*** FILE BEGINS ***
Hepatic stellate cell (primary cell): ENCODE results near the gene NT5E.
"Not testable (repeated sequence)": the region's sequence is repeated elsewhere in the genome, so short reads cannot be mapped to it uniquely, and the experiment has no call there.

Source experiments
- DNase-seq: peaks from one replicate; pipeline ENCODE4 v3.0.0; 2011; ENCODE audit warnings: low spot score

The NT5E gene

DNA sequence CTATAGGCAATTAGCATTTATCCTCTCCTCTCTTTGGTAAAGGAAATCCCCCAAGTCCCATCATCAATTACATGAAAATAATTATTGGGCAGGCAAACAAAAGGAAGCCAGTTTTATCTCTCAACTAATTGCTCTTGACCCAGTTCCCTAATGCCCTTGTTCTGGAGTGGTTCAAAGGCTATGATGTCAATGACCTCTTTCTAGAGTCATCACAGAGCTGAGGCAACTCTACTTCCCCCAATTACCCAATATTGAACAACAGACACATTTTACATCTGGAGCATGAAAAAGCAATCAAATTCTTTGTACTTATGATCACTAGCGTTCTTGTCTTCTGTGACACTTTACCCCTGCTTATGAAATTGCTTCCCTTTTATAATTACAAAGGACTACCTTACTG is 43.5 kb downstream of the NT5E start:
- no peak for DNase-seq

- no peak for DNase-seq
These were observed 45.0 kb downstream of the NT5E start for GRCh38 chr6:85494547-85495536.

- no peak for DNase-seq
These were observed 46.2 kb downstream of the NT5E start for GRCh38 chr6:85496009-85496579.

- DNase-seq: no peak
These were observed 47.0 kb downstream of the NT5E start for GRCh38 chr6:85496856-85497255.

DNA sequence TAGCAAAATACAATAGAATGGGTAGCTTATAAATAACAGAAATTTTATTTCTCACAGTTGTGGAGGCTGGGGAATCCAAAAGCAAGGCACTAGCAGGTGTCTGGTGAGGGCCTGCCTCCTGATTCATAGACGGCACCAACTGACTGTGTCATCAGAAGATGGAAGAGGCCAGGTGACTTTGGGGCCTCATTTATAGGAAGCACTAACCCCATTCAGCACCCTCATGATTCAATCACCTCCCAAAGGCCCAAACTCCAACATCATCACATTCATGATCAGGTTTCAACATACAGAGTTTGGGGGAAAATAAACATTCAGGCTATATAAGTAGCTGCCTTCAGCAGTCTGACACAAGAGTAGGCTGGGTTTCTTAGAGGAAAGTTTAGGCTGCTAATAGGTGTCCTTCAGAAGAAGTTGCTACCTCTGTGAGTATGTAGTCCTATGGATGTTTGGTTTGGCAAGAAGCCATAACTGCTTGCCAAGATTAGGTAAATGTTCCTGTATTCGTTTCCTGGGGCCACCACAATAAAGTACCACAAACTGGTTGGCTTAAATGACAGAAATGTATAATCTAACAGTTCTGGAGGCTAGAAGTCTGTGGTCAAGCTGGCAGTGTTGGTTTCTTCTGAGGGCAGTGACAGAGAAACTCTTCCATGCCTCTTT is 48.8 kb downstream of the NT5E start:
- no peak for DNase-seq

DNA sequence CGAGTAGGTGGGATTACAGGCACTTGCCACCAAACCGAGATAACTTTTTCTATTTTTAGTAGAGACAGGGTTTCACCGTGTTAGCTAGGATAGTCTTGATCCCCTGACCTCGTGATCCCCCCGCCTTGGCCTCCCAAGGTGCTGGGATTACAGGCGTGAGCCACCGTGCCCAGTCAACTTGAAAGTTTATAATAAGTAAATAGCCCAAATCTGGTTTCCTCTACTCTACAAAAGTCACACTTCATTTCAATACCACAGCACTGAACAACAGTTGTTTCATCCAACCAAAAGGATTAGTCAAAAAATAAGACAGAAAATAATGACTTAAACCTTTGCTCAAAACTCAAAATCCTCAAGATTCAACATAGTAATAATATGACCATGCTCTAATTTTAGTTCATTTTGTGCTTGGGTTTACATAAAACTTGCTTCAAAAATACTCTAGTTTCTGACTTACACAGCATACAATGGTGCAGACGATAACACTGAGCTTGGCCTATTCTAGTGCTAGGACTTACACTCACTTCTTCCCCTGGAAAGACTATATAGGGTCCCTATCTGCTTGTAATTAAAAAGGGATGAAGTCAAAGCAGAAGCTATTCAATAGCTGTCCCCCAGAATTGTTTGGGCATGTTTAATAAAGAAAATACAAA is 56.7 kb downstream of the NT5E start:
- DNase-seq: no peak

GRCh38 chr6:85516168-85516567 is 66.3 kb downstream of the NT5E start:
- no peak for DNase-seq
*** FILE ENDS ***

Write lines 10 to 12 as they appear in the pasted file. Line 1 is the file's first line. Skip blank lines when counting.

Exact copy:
- no peak for DNase-seq
These were observed 46.2 kb downstream of the NT5E start for GRCh38 chr6:85496009-85496579.

- DNase-seq: no peak